Point 2: I fail to see either love or beneficence worthy of the name in a Father who insists on showing "universal love" by subjecting his own son to such cruelty as would be unimaginable save from the most evil and inhuman of human parents.
    Would you willingly allow your own son to endure what Christ ostensibly did?
    Would you call it a moral act if anyone else did?
    Does the paradox of God in essence being his own son really make a difference?
    Even if it somehow does, is it reasonable that I should find the latter claim at all worth considering in the first place?
    Even that notwithstanding, even assuming that the God of Judaism and/or Christianity is real, should anybody be taking their pointers on morality from a being who had shown himself willing to do things like order the Jews to commit Genocide? Yeah, Genocide- as in Samuel 1:

    Thus says the Lord of hosts, ‘I
    have noted what Amalek did to Israel in opposing them on the way when
    they came up out of Egypt. Now go and strike Amalek and devote to
    destruction all that they have. Do not spare them, but kill both man and
    woman, and infant, ox and sheep, camel and donkey."(1 Sam. 15:2-3).

    Indeed, Saul's refusal to participate in this Holy Holocaust ends up costing him the kingship later on.
    Should anyone do anything but curse the name of a being that was willing to screw around with Job just to prove a point all as part of a literal deal with the Devil? (To give credit where it's due: at least Jews have often been sensible enough not to assume that Satan there was the literal Devil of Christian imagination.)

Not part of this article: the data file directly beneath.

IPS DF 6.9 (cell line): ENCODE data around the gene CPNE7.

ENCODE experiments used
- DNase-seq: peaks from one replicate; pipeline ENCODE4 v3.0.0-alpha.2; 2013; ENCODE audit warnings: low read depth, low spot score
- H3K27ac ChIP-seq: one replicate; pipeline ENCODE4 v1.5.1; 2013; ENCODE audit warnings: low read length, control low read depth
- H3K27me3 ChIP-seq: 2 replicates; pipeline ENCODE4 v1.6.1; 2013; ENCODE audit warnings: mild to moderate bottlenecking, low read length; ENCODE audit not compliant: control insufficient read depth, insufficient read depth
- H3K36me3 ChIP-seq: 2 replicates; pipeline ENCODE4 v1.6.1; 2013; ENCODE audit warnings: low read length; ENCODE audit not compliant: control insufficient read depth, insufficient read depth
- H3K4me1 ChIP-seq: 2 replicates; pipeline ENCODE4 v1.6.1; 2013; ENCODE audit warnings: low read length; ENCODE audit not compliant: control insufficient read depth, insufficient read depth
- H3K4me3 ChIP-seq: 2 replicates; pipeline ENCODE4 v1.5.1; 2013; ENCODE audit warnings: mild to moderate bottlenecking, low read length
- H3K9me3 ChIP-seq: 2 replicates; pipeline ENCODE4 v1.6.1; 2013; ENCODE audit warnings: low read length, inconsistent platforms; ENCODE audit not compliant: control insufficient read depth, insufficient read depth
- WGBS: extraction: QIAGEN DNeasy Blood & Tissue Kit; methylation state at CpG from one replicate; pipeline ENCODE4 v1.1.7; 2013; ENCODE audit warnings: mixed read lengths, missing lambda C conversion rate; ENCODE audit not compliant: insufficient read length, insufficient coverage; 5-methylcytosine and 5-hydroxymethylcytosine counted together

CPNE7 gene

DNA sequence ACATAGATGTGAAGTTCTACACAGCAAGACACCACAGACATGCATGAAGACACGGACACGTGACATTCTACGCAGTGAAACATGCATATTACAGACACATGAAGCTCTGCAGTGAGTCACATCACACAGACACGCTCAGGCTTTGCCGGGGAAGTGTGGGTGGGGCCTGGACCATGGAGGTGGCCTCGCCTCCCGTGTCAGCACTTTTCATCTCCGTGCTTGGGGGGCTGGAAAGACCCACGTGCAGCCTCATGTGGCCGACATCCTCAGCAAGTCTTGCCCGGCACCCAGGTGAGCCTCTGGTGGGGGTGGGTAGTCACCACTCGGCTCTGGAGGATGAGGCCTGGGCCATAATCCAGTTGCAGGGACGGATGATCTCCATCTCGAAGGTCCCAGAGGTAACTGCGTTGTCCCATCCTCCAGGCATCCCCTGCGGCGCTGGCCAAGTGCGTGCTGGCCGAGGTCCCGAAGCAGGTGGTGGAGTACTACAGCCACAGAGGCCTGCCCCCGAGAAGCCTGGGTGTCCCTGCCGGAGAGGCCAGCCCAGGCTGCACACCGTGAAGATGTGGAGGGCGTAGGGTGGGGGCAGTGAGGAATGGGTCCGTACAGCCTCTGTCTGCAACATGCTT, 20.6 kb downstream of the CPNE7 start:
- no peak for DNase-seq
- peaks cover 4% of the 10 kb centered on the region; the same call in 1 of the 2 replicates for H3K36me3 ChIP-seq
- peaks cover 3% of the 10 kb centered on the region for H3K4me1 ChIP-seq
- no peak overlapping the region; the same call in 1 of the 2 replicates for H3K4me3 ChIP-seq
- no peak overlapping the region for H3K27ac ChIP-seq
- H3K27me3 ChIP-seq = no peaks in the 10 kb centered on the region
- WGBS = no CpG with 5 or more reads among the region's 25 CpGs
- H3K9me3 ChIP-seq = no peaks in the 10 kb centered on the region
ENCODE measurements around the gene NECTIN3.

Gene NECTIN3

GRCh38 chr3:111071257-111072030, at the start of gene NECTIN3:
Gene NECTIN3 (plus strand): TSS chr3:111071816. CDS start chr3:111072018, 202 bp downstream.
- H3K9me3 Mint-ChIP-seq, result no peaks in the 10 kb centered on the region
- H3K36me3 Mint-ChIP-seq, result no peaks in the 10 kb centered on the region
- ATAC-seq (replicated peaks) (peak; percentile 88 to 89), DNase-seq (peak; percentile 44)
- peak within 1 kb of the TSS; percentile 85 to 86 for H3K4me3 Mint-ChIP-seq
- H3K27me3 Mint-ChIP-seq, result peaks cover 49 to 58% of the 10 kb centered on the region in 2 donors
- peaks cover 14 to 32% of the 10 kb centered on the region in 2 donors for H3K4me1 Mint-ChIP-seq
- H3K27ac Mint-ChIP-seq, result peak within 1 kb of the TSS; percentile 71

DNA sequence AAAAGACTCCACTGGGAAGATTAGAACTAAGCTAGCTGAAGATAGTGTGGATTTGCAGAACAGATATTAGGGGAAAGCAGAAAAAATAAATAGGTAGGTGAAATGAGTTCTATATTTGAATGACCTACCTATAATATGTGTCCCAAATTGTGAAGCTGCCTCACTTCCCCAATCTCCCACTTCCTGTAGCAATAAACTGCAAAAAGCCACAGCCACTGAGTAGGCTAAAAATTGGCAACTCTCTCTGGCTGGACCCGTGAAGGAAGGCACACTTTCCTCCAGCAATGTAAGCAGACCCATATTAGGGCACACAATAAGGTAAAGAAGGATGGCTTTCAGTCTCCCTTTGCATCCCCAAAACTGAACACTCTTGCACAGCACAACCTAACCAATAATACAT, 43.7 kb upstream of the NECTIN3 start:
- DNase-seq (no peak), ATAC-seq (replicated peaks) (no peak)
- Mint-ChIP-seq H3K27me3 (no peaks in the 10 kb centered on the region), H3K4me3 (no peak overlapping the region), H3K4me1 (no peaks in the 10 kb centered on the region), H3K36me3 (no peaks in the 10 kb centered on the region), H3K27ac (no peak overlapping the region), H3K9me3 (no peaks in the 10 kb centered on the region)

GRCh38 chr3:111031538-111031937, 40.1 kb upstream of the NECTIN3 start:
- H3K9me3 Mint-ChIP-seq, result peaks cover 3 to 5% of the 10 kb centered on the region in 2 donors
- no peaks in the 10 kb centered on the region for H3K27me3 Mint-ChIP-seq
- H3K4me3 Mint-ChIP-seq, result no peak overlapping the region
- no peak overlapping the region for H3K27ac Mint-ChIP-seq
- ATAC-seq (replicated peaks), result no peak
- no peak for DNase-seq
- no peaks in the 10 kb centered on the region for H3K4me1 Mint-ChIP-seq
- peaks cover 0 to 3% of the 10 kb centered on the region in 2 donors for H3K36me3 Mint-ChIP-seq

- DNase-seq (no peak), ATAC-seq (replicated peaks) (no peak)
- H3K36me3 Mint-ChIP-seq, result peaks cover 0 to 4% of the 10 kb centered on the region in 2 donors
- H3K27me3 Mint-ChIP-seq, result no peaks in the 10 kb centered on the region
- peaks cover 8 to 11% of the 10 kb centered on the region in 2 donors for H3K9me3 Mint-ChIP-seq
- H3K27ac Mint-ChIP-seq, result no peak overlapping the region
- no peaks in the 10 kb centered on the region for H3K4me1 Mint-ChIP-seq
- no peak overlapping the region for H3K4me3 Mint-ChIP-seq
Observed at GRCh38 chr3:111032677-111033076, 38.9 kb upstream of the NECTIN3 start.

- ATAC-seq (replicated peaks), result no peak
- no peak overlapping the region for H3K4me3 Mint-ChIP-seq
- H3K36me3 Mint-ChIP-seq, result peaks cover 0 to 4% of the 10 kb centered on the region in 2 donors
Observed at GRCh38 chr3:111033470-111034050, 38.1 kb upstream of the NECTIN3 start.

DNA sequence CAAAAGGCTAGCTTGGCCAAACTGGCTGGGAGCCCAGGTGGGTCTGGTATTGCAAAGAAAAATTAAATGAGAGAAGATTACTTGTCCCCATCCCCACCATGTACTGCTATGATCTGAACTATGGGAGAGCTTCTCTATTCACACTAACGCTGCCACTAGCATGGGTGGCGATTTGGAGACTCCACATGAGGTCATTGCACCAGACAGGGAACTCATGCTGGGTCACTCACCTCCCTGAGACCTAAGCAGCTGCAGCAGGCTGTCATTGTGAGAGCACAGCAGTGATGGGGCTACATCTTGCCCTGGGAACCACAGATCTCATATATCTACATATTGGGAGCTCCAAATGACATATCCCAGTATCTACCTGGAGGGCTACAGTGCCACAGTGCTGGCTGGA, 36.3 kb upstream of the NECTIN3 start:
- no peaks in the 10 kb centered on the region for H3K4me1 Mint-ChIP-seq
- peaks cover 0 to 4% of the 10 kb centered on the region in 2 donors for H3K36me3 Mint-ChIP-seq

>its pretty interesting to hear what the bible has to say, even if you
    arnt looking
    >at it to be converted haha its like this old literature you
    like reading, just...
    >different?

    I've actually read my Bible cover to cover, which is probably more than can be said for most Christians. I read classical Hebrew quite well, and my Koine Greek is serviceable- and so I haven't really needed a translation. In fact, I myself have even translated some of the poems contained in the Hebrew Bible such as this and this and this. If anything, that solidified my impression that
    Judaism and Christianity- like every other religion to which I have been exposed- contain utter
    s bullshit passing itself off as an explanation of the workings of the cosmos.

    Good day

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  29. Wow, and people in this comment-box think I'm patronizing. At least I mix my condescension with irony.

    Self-abasement and servility are hardly moral positions in and of themselves. Especially not when the justification is the ostensible morality of cosmic infanticide. Oh and if you think atheists don't strive to accomplish or pursue "more than just what life can bring", just talk to a good parent who is an atheist, and who (as my own father, who is an atheist, most assuredly does) wants more for their child than they themselves received. One doesn't need to believe in god to not be a materialistic ass.

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  30. Lol saint John of the cross was gay.  Thats not what I expected when I started researching it, I thought it had something to do with being really sad but I guess he could only find the time to be with his boy toy at night.  forgive me if I sound crass. 

    Why does everyone here speak for God?  Get back to eternity people and leave his ass out of it.